BIPOC Leaders Growing Nonprofit Power Together: Introduction and Goal Setting
About the event
In this session we will talk about the origins of nonprofit work and how to make sense of those origins and the inherent problems within the structure so that you can continue to do the work to fulfill your organization’s mission. We will get into the down and dirty of the dysfunction of the nonprofit sector and explore together how to create, and apply, a liberatory framework to a space that has yet to be decolonized.
Friday, May 12, 2023 | 9:00 -11:00 am
Facilitated by Sunshine Muse, our Learning Hub program BIPOC Leaders Growing Nonprofit Power Together serves as a support group for new and aspiring BIPOC nonprofit leaders will focus on the foundational and evolving knowledge needed to successfully run a sustainable organization from the ground up. This is the first of five drop-in sessions and you are able to register for as many as meets your interest and need.
About the facilitators
With over 25 years of academic and professional training, and a lifelong commitment and passion for social justice and equity, Sunshine Muse brings a unique perspective and expertise to facilitation and program design for community, higher ed, health systems and social services.
Muse has been a New Mexico resident since 2010 and has been the executive Director of Black Health New Mexico since 2018. Black Health New Mexico is a Black women-led nonprofit focused on shifting paradigms to help create a world where public health is more effective, people are more thoughtfully engaged, and history is not forgotten.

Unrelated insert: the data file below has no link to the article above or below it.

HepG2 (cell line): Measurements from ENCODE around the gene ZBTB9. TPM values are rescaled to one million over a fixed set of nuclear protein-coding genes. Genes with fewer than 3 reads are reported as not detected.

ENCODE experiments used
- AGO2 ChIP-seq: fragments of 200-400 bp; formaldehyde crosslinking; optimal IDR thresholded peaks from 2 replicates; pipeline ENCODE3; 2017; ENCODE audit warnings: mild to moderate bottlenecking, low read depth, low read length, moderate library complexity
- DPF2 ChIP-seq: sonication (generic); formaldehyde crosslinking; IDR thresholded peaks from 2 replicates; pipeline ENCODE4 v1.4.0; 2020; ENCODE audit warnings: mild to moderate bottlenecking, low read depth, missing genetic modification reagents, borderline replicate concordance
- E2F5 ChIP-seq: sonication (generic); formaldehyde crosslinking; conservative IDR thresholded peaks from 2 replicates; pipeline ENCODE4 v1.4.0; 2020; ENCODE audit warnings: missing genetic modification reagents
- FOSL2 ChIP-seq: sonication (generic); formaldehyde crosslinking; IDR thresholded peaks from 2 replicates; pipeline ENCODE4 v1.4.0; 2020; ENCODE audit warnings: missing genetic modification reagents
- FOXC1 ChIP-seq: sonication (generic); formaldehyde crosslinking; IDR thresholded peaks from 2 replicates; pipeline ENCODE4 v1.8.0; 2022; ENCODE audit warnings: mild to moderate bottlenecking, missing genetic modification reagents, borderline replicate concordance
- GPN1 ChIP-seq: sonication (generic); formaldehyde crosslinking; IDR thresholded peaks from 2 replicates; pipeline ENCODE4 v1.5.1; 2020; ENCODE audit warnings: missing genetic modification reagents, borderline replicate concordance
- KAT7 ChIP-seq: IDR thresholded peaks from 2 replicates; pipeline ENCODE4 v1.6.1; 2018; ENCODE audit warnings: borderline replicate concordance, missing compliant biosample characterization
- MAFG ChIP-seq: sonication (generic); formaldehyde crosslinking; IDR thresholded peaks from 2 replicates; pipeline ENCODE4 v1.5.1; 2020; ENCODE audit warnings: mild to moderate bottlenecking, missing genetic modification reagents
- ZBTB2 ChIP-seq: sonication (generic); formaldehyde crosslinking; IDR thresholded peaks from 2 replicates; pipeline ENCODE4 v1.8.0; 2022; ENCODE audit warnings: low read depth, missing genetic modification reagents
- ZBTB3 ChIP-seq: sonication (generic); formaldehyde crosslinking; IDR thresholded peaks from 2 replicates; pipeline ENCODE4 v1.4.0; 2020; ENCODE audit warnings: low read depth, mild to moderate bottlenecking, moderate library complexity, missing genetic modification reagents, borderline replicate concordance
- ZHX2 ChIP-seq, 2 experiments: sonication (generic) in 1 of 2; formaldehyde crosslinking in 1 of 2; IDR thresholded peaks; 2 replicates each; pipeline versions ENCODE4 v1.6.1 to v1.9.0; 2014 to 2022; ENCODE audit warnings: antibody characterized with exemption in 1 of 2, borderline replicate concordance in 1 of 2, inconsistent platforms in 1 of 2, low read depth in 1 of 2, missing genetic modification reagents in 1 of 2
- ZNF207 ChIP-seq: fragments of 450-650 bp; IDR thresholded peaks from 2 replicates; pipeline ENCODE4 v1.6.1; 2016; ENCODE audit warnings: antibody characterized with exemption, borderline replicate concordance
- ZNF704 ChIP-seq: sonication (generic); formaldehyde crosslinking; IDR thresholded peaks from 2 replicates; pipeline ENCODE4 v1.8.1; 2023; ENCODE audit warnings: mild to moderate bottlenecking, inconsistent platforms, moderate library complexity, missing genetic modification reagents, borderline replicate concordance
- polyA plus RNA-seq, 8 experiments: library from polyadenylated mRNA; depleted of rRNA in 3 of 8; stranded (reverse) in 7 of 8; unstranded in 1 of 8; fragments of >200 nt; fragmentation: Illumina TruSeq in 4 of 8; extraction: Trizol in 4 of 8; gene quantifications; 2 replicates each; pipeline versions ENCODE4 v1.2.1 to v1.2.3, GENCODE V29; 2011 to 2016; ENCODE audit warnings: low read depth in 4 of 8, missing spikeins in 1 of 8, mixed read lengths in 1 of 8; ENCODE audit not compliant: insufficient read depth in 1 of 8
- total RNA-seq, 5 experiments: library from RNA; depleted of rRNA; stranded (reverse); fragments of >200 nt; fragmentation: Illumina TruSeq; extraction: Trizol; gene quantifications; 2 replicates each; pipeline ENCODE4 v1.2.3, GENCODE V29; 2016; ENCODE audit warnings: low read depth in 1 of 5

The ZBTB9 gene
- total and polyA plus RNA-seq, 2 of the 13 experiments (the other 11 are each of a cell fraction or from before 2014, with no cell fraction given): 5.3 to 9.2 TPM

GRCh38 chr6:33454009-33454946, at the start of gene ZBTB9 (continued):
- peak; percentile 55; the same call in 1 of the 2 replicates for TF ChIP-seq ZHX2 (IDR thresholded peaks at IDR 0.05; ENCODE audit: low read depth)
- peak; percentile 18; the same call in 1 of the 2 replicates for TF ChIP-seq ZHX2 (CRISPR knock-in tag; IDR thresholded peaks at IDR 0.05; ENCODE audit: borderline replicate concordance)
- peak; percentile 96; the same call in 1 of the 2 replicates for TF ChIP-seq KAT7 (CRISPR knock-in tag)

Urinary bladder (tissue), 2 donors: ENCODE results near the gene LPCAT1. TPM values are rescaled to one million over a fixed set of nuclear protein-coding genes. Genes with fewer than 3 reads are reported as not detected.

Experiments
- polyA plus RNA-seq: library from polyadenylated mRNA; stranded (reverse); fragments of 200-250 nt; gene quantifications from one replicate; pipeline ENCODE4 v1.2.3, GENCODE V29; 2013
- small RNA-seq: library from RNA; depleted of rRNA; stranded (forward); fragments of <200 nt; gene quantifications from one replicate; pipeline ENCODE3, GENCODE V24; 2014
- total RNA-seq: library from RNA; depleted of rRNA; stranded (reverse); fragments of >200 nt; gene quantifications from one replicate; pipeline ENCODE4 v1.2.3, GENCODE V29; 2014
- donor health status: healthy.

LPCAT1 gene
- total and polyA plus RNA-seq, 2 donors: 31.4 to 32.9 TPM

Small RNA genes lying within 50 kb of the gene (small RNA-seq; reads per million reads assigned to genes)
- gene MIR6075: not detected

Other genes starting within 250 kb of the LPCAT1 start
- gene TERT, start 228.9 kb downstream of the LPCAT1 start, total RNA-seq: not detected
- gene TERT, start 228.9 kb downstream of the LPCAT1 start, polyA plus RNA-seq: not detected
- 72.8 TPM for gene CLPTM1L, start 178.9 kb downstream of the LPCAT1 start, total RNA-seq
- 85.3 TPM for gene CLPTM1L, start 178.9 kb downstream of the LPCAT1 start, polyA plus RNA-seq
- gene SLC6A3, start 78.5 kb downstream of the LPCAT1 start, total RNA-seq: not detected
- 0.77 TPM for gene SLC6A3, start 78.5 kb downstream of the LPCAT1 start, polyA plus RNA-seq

Originally from New York City, Muse grew up marinating in the American Cultural Melting Pot and the gender, cultural, language, economic, and ethnic inequities within it.
Muse has co-authored legislation, worked as the director of sexual misconduct education and adjudication at an Ivy League university, served as an instructor in the School of Nursing at Columbia University, designed curriculum for the department of probation in New York, and served as the educational coordinator of a violence intervention program at the (then) largest social service agency in the country.Her first love is facilitation and favorite strategy is love.
Tomás Rivera is the executive director of Chainbreaker Collective and has been with the organization since it was founded in 2004. Chainbreaker is a membership-led economic and environmental justice organization with over 800 dues-paying members in Santa Fe, NM, the bulk of whom are residents of neighborhoods experiencing disinvestment and vulnerable to gentrification and eviction. Chainbreaker organizes front-line community members directly impacted by housing, transit and civil rights issues to make Santa Fe a more equitable city.
Corrine Oqua Pi Povi Sanchez, PhD, of San Ildefonso Pueblo is Tewa Women United’s Executive Director. She holds a doctorate in Justice Studies from Arizona State University.
Dr. Sanchez has contributed to building Indigenous Knowledge through her work with Tewa Women United for the past 30 years, including co-creation of TWU’s research methodology and the Theory of Opide, a braiding of practice to action. She has extensive training and experience in the fields of sexual assault prevention, educational awareness, advocacy, and trauma informed care. Dr. Sanchez has presented at many national conferences on Sexual Assault in Indian Country, Advocacy Needs of Native Sexual Assault Survivors, Forensic Interviewing of Native Children, and Child Witness to Violence.
Dr. Sanchez currently serves on the National Sexual Violence Resource Center’s Advisory Council and is a Board member of the Attach Your Heart Foundation. Most recently, she has been selected to serve on the Governor of New Mexico’s Advisory Council on Racial Justice.